1. Computational and Systems Biology
  2. Developmental Biology
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Topology-driven protein-protein interaction network analysis detects genetic sub-networks regulating reproductive capacity

  1. Tarun Kumar
  2. Leo Blondel
  3. Cassandra G Extavour  Is a corresponding author
  1. Harvard University, United States
Research Article
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Cite this article as: eLife 2020;9:e54082 doi: 10.7554/eLife.54082

Abstract

Understanding the genetic regulation of organ structure is a fundamental problem in developmental biology. Here, we use egg-producing structures of insect ovaries, called ovarioles, to deduce systems-level gene regulatory relationships from quantitative functional genetic analysis. We previously showed that Hippo signalling, a conserved regulator of animal organ size, regulates ovariole number in Drosophila melanogaster. To comprehensively determine how Hippo signalling interacts with other pathways in this regulation, we screened all known signalling pathway genes, and identified Hpo-dependent and Hpo-independent signalling requirements. Network analysis of known protein-protein interactions among screen results identified independent gene regulatory sub-networks regulating one or both of ovariole number and egg laying. These sub-networks predict involvement of previously uncharacterised genes with higher accuracy than the original candidate screen. This shows that network analysis combining functional genetic and large-scale interaction data can predict function of novel genes regulating development.

Data availability

This study did not generate new unique reagents. This study generated new python3 code available on GitHub: https://github.com/extavourlab/hpo_ova_eggL_screen.

Article and author information

Author details

  1. Tarun Kumar

    Organismic and Evolutionary Biology, Harvard University, Cambridge, United States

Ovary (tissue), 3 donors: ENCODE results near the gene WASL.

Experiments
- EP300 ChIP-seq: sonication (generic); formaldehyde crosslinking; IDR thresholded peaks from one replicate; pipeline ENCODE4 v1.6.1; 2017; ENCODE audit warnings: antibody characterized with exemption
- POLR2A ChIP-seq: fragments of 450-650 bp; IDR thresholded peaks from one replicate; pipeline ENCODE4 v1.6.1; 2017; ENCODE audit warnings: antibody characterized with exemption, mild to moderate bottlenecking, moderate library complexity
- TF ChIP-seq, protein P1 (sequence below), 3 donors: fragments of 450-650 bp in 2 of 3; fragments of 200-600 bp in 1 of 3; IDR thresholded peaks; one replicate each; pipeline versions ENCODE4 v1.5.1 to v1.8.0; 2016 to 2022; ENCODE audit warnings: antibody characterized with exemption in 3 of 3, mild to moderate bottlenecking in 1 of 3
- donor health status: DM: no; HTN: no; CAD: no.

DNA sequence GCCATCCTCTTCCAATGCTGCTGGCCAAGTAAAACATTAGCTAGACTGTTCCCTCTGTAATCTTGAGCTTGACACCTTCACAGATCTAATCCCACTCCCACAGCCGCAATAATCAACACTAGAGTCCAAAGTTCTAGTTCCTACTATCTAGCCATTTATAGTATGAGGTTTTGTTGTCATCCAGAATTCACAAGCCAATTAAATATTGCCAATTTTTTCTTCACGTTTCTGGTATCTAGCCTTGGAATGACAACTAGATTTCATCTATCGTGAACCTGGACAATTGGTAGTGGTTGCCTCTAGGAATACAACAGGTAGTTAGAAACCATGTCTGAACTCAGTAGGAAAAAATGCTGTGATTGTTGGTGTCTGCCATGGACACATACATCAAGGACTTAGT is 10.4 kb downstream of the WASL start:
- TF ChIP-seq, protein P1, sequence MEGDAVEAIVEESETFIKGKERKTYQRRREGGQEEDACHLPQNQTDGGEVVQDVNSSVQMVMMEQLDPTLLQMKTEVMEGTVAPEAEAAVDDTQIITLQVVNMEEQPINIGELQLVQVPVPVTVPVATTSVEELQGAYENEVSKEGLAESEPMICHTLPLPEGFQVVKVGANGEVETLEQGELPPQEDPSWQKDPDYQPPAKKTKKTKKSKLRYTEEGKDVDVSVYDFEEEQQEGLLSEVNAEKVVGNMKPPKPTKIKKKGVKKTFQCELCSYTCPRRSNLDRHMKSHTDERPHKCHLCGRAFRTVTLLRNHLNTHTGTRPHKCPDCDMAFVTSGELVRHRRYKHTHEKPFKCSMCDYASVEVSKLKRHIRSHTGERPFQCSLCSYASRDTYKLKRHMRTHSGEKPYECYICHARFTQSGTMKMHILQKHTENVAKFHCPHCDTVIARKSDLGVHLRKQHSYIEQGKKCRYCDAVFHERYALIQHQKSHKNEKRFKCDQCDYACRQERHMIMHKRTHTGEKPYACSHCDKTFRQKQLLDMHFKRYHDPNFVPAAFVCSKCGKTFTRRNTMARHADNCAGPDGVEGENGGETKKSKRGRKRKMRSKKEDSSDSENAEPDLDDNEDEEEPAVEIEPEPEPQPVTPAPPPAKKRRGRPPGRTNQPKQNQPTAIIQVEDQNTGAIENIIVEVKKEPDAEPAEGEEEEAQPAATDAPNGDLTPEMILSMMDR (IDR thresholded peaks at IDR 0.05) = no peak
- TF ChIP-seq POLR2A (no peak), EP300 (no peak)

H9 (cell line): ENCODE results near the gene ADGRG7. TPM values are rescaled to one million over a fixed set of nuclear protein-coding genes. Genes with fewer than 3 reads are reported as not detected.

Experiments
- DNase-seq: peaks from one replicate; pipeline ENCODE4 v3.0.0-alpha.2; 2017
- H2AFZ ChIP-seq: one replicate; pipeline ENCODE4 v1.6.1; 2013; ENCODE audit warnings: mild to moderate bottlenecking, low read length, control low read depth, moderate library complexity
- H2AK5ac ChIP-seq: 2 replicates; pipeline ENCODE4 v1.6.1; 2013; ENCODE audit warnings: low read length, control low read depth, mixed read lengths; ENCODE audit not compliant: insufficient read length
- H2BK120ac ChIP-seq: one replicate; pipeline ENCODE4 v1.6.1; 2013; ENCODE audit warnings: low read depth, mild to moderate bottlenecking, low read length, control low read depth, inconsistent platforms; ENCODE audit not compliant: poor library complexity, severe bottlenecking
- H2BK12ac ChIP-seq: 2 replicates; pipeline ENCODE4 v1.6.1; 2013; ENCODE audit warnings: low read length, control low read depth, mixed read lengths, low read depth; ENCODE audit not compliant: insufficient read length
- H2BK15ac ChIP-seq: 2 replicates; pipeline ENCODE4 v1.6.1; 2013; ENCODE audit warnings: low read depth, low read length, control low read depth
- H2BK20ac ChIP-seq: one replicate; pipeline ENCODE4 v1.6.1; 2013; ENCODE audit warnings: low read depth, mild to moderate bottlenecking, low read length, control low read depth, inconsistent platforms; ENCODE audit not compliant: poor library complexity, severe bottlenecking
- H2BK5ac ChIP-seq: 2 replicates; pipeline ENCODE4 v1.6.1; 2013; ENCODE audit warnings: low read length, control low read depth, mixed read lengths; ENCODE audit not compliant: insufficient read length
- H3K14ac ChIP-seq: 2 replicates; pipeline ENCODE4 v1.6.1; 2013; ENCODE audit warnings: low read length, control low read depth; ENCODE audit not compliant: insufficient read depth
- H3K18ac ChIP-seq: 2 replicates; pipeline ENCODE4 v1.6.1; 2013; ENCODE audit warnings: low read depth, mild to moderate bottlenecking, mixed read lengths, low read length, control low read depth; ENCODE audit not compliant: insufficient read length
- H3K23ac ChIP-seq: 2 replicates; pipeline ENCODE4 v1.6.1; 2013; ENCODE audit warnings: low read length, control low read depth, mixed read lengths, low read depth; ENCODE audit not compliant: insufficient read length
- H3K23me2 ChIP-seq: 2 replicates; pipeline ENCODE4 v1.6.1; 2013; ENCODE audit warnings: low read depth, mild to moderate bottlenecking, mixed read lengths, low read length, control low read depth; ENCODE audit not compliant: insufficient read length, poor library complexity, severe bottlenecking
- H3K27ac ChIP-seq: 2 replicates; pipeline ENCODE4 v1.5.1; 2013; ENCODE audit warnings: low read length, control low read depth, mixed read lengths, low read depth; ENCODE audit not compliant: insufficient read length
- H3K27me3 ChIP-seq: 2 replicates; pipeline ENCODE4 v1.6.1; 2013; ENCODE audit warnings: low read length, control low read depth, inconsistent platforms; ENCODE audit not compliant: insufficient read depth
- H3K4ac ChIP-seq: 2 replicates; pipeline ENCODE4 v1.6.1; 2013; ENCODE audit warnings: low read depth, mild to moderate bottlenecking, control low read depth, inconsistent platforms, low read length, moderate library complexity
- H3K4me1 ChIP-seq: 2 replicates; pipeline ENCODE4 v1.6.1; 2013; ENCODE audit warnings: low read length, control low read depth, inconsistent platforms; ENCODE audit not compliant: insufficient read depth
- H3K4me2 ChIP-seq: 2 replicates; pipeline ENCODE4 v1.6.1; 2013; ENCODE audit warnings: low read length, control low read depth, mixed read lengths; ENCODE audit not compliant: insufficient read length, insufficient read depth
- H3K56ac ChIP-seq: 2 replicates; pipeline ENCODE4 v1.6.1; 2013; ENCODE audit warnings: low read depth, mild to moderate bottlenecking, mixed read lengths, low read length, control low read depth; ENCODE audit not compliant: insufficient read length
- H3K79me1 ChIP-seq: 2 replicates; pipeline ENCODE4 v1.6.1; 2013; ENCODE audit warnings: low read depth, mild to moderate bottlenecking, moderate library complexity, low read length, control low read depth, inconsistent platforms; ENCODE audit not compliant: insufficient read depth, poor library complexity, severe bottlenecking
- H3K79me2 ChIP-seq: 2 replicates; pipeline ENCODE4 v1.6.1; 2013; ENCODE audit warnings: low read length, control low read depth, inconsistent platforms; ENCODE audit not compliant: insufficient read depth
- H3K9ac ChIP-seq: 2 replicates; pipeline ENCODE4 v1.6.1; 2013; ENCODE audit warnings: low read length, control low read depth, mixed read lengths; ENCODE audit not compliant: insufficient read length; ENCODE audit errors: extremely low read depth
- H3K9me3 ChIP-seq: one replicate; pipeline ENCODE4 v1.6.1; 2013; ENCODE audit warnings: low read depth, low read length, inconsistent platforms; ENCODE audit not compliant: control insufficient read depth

Competing interests
    The authors declare that no competing interests exist.
    ORCID icon "This ORCID iD identifies the author of this article:" 0000-0003-4071-4342
  2. Leo Blondel

    Department of Molecular and Cellular Biology, Harvard University, Cambridge, United States
    Competing interests
    The authors declare that no competing interests exist.
    ORCID icon "This ORCID iD identifies the author of this article:" 0000-0003-2276-4821
  3. Cassandra G Extavour

    Department of Organismic and Evolutionary Biology/Molecular and Cellular Biology, Harvard University, Cambridge, United States
    For correspondence
    extavour@oeb.harvard.edu
    Competing interests
    The authors declare that no competing interests exist.
    ORCID icon "This ORCID iD identifies the author of this article:" 0000-0003-2922-5855

Funding

National Institutes of Health (1R01-HD073499)

  • Tarun Kumar
  • Cassandra G Extavour

The funders had no role in study design, data collection and interpretation, or the decision to submit the work for publication.

Reviewing Editor

  1. Michael B Eisen, University of California, Berkeley, United States

Publication history

  1. Received: December 1, 2019
  2. Accepted: September 1, 2020
  3. Accepted Manuscript published: September 9, 2020 (version 1)
  4. Version of Record published: October 12, 2020 (version 2)

Copyright

© 2020, Kumar et al.

This article is distributed under the terms of the Creative Commons Attribution License permitting unrestricted use and redistribution provided that the original author and source are credited.

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